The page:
On This Day December 7

History Highlights

1941 – Japanese forces launch a surprise attack on Pearl Harbor, Hawaii, thrusting the U.S. into World War II. President Franklin D. Roosevelt calls it “a date which will live in infamy.”

1963 – Decades before the DVR and years before the first Super Bowl, instant replay is used for the first time during an Army-Navy college football game. As the CBS broadcast replays Rollie Stichweh’s winning touchdown, commentator Lindsey Nelson tells viewers, “Ladies and gentlemen, Army did not score again!”

1972 – Apollo 17 hurtles toward space, carrying a three-man crew to the last moon landing of the Apollo program.

1982 – The nation’s first execution by lethal injection takes place at the state penitentiary in Huntsville, Texas. Charles Brooks, Jr. was convicted of kidnapping and murdering an auto mechanic.

1993 – Colin Ferguson opens fire on a Long Island Rail Road (LIRR) commuter train after it pulls out of New York’s Penn Station, killing six and injuring 19. Other passengers overpower Ferguson when he stops to reload his pistol. The incident comes to be known as the Long Island Rail Road Massacre.

2001 – The heist film “Ocean’s Eleven,” starring George Clooney, Brad Pitt, Matt Damon, Bernie Mac, Don Cheadle, Andy Garcia and Julia Roberts, and directed by Steven Soderbergh, opens in theaters. It is a remake of the 1960 movie of the same name that starred “Rat Pack” members Frank Sinatra, Dean Martin and Sammy Davis, Jr., along with Angie Dickinson.

Own a Piece of This Day

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Welcome to the Real World

Mr. Mister

Achtung Baby

U2

Countdown to Pearl Harbor: The Twelve Days to the Attack

Steve Twomey

A Man on the Moon: The Voyages of the Apollo Astronauts

Andrew Chaikin

Alice Doesn't Live Here Anymore

Starring Ellen Burstyn, Kris Kristofferson and Diane Ladd, and directed by Martin Scorsese

When the Game Was Ours

Larry BirdEarvin ‘Magic’ Johnson and others

On this Day May 10

History Highlights

1869 – The heads of the Union Pacific and Central Pacific meet in Promontory, Utah, and drive a ceremonial golden spike into the track that connects their lines. Completion of the transcontinental railroad made the American West easily accessible, paving the way for trade, business and population growth.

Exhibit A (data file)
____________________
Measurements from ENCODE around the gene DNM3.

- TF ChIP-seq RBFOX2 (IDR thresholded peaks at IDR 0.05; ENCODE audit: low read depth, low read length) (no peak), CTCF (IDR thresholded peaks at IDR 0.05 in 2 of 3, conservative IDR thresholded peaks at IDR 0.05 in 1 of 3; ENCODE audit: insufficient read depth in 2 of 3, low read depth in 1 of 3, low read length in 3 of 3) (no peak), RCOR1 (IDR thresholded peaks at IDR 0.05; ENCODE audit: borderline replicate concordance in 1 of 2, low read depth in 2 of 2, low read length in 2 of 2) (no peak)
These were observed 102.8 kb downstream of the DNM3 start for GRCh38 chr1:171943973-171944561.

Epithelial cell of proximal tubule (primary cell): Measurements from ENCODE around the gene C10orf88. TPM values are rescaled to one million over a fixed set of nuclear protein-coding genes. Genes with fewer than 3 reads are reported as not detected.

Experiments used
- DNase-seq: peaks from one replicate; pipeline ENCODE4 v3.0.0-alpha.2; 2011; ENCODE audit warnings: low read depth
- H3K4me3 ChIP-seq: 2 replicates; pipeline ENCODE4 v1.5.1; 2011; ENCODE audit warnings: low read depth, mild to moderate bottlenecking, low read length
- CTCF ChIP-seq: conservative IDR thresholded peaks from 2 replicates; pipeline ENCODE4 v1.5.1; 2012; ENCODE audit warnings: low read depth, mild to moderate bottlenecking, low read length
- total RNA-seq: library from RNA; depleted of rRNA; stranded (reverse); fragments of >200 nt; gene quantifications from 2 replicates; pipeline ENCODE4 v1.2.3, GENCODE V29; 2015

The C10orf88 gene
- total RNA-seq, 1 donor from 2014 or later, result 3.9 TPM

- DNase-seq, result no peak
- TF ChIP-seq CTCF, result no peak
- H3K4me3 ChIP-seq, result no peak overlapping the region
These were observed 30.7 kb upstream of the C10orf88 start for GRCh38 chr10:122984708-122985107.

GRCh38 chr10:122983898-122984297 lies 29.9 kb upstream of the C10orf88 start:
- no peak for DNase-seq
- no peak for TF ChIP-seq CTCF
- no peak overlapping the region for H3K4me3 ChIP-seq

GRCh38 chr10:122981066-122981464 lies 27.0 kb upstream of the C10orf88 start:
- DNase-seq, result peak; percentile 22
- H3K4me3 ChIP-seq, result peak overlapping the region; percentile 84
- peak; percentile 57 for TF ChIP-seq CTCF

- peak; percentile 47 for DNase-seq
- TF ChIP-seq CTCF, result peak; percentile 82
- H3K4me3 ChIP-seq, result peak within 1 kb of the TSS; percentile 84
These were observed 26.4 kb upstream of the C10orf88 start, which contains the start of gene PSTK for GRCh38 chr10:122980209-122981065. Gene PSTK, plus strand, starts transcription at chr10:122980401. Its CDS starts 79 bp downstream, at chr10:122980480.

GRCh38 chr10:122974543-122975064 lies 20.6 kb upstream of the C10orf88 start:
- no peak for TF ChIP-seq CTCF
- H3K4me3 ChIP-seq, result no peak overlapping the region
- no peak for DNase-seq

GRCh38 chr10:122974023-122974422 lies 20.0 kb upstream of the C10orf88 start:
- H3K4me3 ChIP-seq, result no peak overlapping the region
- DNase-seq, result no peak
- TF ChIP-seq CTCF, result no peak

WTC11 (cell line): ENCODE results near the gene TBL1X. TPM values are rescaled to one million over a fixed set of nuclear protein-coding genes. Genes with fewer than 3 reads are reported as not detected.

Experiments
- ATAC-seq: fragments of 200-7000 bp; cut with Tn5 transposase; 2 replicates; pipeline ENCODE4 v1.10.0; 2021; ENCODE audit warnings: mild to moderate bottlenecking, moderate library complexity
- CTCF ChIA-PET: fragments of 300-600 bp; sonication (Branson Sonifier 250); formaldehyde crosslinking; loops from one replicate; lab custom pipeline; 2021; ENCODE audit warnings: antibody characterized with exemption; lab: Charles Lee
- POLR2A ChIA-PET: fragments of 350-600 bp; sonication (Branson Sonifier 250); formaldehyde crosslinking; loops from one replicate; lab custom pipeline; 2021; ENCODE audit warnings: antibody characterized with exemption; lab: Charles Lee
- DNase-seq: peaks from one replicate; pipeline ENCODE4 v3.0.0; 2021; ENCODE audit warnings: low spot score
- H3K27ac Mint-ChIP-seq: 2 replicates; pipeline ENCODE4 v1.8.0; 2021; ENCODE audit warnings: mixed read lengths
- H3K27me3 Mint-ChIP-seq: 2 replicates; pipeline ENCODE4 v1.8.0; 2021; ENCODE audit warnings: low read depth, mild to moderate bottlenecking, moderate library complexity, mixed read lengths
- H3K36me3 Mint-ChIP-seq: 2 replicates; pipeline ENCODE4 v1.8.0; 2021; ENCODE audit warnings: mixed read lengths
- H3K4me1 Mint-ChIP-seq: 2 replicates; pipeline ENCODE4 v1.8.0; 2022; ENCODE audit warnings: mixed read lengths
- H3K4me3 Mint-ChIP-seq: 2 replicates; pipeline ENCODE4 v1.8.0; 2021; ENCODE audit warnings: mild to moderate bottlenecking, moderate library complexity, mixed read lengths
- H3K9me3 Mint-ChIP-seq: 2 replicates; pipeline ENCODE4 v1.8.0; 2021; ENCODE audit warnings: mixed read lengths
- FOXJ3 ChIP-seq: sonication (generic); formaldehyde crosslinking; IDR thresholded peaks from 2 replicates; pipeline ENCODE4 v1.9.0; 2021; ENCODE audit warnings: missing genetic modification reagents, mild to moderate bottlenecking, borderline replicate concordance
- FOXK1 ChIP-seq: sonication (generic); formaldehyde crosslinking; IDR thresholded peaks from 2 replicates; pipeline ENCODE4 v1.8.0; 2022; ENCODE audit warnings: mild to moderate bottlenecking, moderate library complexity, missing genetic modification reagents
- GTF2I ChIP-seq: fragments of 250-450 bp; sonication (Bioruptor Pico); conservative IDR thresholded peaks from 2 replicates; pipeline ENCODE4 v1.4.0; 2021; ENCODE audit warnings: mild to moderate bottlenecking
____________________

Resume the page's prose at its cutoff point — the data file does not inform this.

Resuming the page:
1924 – J. Edgar Hoover is named acting director of the Bureau of Investigation (now the FBI). By the end of the year, he is promoted to director, beginning a 48-year tenure in power during which he personally shapes American criminal justice in the 20th century.

1960 – The nuclear submarine USS Triton completes the first underwater circumnavigation of the globe, logging about 42,000 miles in the process.

1970 – Bobby Orr scores the winning goal 40 seconds into sudden-death overtime to lift the Boston Bruins over the St. Louis Blues for the Stanley Cup title — the Bruins’ first championship in 29 years.

1977 – Oscar-winning actress Joan Crawford dies at the age of 72. Crawford won a Best Actress Oscar for her starring role in 1945’s “Mildred Pierce” and received two Oscar nominations in later years.

1980 – Decades before the GM-bailout, the nearly bankrupt Chrysler Corporation secures $1.5 billion in federal loan guarantees — the largest rescue package ever granted by the U.S. government to an American corporation at that time.

1994 – John Wayne Gacy, convicted of the sex-related killings of 33 young men and boys, is put to death by lethal injection as the nation’s worst serial killer on record.

Own a Piece of This Day

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Rock Around the Clock

Bill Haley and His Comets

Please

Pet Shop Boys

Nothing Like It In the World: The Men Who Built the Transcontinental Railroad 1863-1869

Stephen E. Ambrose

Mildred Pierce

Starring Joan Crawford, Jack Carson and Zachary Scott, and directed by Michael Curtiz

Funny Face

Starring Audrey Hepburn, Fred Astaire and Kay Thompson, and directed by Stanley Donen

Gone With the Wind

Starring Clark Gable, Vivien Leigh and Leslie Howard, directed by Victor Fleming and produced by David O. Selznick